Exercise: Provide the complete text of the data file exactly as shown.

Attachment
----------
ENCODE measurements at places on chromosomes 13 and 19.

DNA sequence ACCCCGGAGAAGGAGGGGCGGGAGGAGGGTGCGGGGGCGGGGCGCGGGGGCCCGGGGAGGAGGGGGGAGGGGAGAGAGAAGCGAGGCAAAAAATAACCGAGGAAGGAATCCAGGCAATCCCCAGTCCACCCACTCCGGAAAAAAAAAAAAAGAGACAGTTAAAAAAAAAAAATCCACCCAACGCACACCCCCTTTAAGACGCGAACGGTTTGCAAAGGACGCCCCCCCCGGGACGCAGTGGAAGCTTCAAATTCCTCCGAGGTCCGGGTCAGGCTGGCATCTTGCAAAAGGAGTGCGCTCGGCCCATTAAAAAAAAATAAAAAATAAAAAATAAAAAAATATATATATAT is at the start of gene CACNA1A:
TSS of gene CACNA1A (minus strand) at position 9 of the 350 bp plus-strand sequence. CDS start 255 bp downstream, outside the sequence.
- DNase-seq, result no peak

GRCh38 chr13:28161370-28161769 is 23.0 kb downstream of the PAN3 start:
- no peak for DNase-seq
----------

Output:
ENCODE measurements at places on chromosomes 13 and 19.

DNA sequence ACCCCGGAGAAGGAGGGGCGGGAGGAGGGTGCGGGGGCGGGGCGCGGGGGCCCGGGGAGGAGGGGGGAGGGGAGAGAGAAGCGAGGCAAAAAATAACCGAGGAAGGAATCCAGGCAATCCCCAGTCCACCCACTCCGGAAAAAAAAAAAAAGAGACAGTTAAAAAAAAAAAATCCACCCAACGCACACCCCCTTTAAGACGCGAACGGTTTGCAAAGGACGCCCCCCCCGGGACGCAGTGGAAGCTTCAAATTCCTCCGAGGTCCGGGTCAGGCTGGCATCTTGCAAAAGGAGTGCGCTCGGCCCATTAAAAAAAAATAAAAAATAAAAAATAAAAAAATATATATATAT is at the start of gene CACNA1A:
TSS of gene CACNA1A (minus strand) at position 9 of the 350 bp plus-strand sequence. CDS start 255 bp downstream, outside the sequence.
- DNase-seq, result no peak

GRCh38 chr13:28161370-28161769 is 23.0 kb downstream of the PAN3 start:
- no peak for DNase-seq